It’s all relative, but I’m feeling defeated by 140 characters

Several years ago I wrote a series of columns about my own personal theory of relativity. It involved perspective, really, as I shared stories of sitting at the World Junior Hockey Games with Olympic Aerialist Horst Bulau and feeling humbled by his extensive knowledge of hockey.

I felt equally humbled by my 2 year old Kid One after I hauled him into the bath-tub because he asked for a bar of soap… which he wanted to slick down a drawer, not to take a bath.

And later, when 8 year old Kid Two gently connected her eyes with mine over an impossibly busy after-school calendar and asked “are these my slow years?”

It’s all relative, and it continues to be relative.

Some of you will identify with this column; others will not get any farther than the next paragraph.

It’s about technology. I think it’s important for all of us to recognize that as new technology comes into our lives, it gets embraced in different ways. For the young who have never known a day of their lives without computers, internet, email, cell phones… they have an intuitiveness about what technology ‘should’ do without ever having to open a manual. They don’t give you manuals anymore… you have to ‘google’ it.

Those of us who remember life before internet (yes!) remember opening a phone book or a dictionary or calling 411 and getting a real person, or making a phone call and getting one of two things: a person answering or no answer at all, some of us aren’t so intuitive about technology.

So, I think it’s harder for those of us with greater perspective, greater scope (if you will) to embrace the eternally new technology that usurps the last new gadget that was supposed to save us time. [I’d like to point out here that not one of these devices has saved us time; I have less time now than I did as a very busy parent in 1982].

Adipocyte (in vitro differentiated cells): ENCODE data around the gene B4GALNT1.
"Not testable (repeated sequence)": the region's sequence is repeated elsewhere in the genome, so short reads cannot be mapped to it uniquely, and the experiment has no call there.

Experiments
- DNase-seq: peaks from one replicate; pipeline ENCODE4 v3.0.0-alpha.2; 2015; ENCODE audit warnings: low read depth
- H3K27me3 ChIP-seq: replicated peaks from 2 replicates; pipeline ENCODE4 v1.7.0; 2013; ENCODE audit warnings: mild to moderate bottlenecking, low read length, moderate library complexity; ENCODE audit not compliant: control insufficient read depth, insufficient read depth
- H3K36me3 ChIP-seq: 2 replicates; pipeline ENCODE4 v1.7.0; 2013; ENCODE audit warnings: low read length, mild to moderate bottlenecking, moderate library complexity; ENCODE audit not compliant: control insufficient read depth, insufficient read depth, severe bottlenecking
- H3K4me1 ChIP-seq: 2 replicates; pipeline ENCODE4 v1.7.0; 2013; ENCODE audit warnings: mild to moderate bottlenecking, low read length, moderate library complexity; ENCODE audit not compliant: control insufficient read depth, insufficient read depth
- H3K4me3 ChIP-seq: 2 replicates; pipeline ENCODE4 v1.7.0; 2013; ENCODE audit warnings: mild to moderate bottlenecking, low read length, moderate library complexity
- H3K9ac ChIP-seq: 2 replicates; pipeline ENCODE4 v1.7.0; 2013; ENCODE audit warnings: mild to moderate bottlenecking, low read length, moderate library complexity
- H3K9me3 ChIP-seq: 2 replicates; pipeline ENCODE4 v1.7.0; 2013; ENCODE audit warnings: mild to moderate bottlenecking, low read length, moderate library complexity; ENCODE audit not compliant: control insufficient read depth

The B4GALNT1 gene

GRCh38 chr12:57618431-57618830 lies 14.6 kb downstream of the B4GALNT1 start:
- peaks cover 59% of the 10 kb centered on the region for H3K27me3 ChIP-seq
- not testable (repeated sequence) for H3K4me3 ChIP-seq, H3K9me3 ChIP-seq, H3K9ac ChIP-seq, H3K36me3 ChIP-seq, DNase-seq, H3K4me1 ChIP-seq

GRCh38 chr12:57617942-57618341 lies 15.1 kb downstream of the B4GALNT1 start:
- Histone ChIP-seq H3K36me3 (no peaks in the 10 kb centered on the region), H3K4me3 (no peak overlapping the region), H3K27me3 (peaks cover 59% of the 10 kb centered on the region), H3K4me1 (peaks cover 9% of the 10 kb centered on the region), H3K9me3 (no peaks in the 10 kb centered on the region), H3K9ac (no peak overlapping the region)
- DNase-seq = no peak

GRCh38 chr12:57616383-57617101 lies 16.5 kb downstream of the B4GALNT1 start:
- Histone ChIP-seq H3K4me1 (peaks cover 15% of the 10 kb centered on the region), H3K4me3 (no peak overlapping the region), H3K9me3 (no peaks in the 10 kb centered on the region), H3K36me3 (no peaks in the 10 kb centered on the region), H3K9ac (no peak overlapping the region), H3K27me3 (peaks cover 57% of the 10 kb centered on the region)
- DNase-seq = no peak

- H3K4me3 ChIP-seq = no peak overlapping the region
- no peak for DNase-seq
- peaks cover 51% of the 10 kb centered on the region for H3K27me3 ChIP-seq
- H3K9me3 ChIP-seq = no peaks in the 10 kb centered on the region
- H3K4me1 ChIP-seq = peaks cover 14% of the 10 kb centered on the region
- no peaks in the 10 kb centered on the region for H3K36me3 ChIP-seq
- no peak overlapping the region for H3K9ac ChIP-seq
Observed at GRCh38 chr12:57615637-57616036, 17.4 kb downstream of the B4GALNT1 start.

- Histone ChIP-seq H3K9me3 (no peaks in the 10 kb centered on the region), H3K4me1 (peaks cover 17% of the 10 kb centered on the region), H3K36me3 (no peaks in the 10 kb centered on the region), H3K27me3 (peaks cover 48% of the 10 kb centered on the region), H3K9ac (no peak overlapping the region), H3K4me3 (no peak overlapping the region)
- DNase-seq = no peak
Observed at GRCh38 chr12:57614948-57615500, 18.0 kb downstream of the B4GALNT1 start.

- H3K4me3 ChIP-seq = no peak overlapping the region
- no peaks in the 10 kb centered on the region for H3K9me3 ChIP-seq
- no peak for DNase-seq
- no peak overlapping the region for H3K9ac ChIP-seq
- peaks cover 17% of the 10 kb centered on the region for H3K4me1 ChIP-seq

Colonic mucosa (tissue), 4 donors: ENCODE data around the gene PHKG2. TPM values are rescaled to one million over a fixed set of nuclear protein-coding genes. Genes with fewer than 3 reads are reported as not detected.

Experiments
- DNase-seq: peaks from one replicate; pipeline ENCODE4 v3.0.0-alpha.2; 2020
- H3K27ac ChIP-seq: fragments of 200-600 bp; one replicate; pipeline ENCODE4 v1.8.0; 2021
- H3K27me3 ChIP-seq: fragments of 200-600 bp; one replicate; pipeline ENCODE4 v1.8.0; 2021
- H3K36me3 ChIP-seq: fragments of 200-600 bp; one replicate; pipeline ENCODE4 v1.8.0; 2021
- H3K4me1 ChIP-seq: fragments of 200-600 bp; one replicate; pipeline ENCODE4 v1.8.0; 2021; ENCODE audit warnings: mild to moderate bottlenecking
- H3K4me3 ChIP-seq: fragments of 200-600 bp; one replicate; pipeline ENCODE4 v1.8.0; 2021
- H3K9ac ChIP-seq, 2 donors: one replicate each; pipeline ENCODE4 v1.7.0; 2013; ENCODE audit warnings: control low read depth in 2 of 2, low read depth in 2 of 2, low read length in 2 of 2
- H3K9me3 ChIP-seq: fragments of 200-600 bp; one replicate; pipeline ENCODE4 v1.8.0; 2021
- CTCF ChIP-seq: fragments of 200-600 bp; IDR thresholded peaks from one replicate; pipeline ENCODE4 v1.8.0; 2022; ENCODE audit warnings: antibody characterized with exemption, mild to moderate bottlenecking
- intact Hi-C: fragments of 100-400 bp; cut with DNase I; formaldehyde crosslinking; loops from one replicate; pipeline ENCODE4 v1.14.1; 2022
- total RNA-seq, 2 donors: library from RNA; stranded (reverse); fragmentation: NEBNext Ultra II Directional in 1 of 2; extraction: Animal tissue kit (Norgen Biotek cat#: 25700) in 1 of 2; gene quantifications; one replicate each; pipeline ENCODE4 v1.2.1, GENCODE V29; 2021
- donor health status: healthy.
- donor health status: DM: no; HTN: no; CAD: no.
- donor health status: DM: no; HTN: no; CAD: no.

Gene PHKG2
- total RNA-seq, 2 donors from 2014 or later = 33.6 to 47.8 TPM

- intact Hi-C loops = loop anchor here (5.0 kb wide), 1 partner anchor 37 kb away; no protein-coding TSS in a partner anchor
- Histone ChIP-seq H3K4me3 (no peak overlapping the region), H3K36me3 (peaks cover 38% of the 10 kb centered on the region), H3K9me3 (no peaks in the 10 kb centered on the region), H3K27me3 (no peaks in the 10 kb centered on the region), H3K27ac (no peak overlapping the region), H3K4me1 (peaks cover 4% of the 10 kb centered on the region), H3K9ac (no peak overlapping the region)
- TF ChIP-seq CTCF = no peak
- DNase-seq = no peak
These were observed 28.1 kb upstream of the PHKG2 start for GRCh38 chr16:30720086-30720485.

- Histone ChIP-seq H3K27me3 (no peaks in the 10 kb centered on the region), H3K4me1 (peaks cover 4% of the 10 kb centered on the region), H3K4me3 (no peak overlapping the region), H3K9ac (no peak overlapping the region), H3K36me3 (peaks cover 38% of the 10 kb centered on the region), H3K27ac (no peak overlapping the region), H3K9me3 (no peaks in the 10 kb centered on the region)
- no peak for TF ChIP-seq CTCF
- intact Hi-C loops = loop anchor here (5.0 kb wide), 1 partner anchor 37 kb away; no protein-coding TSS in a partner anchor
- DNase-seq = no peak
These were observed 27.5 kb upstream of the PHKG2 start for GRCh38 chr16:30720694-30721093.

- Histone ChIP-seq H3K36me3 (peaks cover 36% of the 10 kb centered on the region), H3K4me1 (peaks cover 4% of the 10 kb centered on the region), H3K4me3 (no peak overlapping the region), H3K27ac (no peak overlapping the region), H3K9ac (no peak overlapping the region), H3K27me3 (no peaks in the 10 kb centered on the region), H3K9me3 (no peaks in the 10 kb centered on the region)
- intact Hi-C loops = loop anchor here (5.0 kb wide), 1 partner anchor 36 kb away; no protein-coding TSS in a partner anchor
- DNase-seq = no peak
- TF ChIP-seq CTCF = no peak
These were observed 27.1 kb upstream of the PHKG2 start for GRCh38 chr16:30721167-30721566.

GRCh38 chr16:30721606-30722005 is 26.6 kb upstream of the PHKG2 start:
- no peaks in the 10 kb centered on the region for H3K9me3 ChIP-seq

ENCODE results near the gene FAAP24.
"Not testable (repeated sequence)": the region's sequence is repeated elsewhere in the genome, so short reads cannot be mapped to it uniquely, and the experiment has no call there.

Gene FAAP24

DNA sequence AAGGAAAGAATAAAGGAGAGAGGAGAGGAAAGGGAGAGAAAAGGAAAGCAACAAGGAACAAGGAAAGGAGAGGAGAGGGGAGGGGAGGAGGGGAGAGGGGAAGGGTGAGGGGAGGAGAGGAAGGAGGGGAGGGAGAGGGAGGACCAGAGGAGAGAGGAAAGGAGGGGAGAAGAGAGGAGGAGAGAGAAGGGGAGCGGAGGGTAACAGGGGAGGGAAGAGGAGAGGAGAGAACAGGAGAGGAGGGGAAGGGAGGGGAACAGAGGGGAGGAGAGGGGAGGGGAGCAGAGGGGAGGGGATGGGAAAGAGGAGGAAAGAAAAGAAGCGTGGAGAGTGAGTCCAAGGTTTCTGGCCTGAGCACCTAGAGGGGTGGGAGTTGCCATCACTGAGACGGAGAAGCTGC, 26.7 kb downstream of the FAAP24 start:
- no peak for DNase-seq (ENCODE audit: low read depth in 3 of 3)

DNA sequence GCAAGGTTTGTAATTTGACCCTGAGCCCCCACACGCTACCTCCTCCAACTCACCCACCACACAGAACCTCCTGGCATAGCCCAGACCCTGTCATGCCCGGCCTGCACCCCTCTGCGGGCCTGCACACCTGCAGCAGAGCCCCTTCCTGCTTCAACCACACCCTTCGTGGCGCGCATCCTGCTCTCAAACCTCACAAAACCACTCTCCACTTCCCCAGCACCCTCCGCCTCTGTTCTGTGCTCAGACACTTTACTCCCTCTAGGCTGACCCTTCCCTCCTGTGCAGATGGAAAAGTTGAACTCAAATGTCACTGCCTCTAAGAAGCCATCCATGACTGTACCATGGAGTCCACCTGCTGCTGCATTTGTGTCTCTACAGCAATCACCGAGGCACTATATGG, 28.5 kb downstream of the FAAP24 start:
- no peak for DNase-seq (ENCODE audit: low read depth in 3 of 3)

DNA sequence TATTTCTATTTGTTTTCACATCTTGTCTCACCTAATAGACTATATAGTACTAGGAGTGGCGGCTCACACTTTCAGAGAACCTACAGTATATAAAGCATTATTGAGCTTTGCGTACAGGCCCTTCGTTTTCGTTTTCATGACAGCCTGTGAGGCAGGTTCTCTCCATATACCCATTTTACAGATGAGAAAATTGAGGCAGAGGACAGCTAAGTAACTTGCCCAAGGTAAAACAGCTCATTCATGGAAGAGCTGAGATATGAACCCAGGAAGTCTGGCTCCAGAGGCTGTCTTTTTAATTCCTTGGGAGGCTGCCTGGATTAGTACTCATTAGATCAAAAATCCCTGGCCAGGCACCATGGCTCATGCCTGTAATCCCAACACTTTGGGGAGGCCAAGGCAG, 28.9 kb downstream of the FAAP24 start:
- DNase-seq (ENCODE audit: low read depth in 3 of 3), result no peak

I feel like I’ve reached the level where my stomach and my brain are full. I’m pretty comfortable with using my computer as a tool. I think I’m pretty good at dealing with email, though younger people say they never use email; it’s obsolete! I’ve had a website for 15 years. I’ve learned how to send and receive text messages and emails on my i phone. I can enter contacts information, add their pictures and assign them a ring tone. I can put my grandchildren’s photos on my i phone (which is its real value!) and I’ve even introduced other i phone users to apps they didn’t know about.

So on the scale of 0 (it’s just a fad and I’m not learning any of it) to 10 (I’m hot stuff), I’m probably hovering around the 6 mark.

But I’m full, I think. I don’t know how to blog. I know a tweet has 140 characters so you have to write tightly to make a point. No idea where to make the point, or how. Someone say these columns are a blog. Well, they weren’t when I started writing them 11 years ago… they were columns!

The question is… can I learn more? Can I learn why a blog matters, really? Can I adapt to young users who prefer to communicate by tweeting instead of picking up the phone? Can I figure out how to find that site on my computer or my cell phone? With failing eyesight, the tiny cell phone screen doesn’t help either. Do I want to?

We reach a point in our lives when the ‘shoulds’ outnumber the ‘want-to’s.’ I should learn how to do this. I should add components that make my website universal for all kinds of users. I should, I should, I should.

I’m going to give it a try. I’m going to be coached into 2010 by my quarter-century old tweet and blog master, Josh Muirhead. Snowboarder par excellence, Josh also earns his living in social media and networking. So he’s promised to take me by the hand and nudge me to the next level.

I guess what would be really useful is if I could free up a few gigabytes in my hard drive (brain). I need to lay down on someone’s tech bench and drag unneeded information to the trash. That might make a difference.

Tweeting? Blogging? I’ll keep you posted!

It’ll be an uphill battle for Josh, but he’s an optimist… thanks, Josh.